Bloomberg, quoting two anonymous “people with knowledge of the matter”, said Saudi Arabia-based Savola was working with Singapore’s state-owned investment company to make the joint bid, which could be worth US$4bn-5bn, as of early this month. Talks between the three companies were reported to be ongoing, with a deal possible by the end of the year.
On news of the rumoured deal, both Savola and Americana’s stock prices rose.
Web of denials
But a week ago Americana, more properly known as Kuwait Foods Company, appeared to quash the rumours, denying it had received any binding offers. However, it has been the firm’s standard procedure to deny any and all aspects of its potential sale, including, at first, the fact it was being offered for purchase in the first place.
Savola has long been reported as one of Americana’s potential suitors, but had not been named among the front-runners, listed behind Bloomberg favourites KKR and CVC Capital Partners. However in March, CVC pulled out of the bid, leaving KKR as a solo player.
Temasek is a new entrant to the bidding process, but Bloomberg noted it has recently been active in acquiring consumer-facing businesses as part of an effort to diversify its portfolio. The Singaporean firm has also said it will be focusing on agricultural investments, among other sectors.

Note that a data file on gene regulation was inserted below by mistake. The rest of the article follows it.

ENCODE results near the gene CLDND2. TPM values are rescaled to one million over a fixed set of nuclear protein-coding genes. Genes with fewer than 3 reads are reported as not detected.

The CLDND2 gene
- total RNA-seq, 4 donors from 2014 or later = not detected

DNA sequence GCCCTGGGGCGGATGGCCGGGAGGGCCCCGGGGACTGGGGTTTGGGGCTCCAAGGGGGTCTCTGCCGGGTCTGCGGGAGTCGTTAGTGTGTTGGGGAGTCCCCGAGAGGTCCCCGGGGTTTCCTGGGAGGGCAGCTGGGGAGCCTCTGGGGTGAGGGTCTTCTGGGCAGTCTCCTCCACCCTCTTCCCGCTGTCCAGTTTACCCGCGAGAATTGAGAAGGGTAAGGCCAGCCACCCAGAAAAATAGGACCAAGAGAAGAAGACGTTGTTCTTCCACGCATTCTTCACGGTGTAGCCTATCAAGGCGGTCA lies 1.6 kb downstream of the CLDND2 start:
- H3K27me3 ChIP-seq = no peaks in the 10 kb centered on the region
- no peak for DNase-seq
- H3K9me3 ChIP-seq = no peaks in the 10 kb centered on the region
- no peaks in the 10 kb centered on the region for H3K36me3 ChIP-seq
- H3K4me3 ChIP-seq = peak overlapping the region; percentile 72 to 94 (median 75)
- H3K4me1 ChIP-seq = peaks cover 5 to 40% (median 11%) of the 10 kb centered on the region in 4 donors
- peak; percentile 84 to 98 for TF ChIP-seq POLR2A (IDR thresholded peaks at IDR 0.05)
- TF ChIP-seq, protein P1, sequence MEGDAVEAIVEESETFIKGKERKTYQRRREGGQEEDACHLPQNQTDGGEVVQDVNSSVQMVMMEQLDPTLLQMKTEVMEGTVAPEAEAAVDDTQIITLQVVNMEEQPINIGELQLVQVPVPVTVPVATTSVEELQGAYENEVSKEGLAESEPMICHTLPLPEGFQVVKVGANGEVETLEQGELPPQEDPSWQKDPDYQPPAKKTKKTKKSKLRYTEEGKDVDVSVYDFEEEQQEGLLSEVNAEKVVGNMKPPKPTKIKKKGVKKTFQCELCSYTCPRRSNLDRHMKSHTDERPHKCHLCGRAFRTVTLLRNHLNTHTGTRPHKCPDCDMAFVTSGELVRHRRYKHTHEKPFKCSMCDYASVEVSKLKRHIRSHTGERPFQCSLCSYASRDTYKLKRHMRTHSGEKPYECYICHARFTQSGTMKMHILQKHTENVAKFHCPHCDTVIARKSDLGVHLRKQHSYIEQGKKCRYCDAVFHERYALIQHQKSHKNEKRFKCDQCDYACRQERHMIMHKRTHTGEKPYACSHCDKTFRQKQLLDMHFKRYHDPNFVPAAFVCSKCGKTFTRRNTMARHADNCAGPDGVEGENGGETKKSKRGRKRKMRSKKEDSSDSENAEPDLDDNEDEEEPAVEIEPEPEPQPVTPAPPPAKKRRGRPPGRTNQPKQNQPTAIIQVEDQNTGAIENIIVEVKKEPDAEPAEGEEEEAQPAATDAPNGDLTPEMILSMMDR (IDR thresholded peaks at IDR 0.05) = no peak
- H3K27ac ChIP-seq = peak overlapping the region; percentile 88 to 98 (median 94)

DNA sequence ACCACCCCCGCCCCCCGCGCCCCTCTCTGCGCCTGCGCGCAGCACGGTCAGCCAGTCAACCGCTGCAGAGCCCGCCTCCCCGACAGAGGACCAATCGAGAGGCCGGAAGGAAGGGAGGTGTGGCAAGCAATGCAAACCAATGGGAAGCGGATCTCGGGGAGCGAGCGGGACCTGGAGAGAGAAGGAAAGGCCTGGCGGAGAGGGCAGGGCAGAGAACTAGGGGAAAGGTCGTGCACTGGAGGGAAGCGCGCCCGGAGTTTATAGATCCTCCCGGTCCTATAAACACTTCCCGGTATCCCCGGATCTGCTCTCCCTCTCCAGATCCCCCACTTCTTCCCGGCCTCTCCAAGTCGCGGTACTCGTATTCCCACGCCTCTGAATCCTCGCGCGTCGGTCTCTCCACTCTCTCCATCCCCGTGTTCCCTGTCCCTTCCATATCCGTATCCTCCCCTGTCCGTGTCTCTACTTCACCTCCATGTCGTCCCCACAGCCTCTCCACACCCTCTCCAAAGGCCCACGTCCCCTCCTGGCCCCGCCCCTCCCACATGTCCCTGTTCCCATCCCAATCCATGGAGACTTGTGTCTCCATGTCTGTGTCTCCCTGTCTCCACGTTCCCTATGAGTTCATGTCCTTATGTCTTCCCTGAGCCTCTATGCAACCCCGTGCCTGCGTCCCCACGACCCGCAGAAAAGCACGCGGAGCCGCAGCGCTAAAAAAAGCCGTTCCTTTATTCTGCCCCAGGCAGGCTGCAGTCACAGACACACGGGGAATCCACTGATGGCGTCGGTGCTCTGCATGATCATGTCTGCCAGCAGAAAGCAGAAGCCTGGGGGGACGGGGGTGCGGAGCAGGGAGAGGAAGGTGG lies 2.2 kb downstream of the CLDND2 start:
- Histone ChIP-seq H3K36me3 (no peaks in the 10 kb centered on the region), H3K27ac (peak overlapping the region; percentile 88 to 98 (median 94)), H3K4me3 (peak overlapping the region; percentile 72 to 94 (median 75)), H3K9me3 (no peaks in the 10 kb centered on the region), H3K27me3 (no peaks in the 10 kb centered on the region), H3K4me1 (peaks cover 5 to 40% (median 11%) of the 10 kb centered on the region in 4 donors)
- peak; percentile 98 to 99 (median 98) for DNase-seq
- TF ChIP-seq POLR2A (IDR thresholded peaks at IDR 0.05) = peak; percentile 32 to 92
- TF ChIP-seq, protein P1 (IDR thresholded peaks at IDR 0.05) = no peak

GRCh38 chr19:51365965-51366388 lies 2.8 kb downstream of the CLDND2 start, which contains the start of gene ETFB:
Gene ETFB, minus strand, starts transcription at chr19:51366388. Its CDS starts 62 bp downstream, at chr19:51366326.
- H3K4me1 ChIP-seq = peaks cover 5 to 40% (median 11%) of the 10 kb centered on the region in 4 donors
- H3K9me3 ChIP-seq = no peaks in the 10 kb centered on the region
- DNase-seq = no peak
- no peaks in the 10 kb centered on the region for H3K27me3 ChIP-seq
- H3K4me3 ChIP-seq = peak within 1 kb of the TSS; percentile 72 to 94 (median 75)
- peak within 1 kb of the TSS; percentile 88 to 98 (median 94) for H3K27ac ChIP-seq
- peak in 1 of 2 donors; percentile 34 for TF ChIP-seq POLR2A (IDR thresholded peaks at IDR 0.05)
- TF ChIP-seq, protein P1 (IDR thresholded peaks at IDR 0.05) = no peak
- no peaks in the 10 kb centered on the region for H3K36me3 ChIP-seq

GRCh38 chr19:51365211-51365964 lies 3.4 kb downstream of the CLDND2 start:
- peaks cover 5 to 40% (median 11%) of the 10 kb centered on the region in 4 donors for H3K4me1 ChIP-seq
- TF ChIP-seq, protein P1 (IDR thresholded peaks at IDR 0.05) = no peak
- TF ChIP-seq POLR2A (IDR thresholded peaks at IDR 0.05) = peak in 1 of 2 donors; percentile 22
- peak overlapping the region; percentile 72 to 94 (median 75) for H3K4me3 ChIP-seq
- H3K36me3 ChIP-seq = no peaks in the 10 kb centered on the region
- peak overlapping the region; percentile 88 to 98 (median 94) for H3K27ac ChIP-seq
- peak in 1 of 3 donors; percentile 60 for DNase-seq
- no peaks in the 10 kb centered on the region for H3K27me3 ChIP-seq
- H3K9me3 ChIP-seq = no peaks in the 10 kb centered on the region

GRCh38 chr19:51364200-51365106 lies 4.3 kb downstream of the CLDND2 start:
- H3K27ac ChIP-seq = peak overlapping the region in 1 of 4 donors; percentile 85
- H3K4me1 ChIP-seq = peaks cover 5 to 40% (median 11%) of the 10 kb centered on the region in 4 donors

Since rumours first emerged of a potential sale of Americana by its owners, the Al Kharafi family, in April last year, the firm’s sale has been dogged by rumour and speculation, but little actual movement. In January the sale was reported to be close to collapse, with bidders unable to come to terms with Americana’s shareholders – news which the firm predictably denied.
‘Dead chicken’ opportunity
Brazil’s BRF managed to get drawn into the denials when it was rumoured to be making a bid for the firm, a report it issued a formal statement to refute. BRF had previously been in talks with Americana to form a joint venture, but these had fallen through – and the firm’s CEO told the Washington Post it would only return to the talks if Americana became a “reasonably dead chicken” (meaning an easy target).
Americana is one of the GCC’s largest food producers, active not only in retail, with its range of consumer food products, including its own-brand frozen meat, but also in food service, where it owns regional franchises of brands including Pizza Hut, KFC and TGI Fridays. According to Thomson Reuters, the firm is worth around US$3.1bn.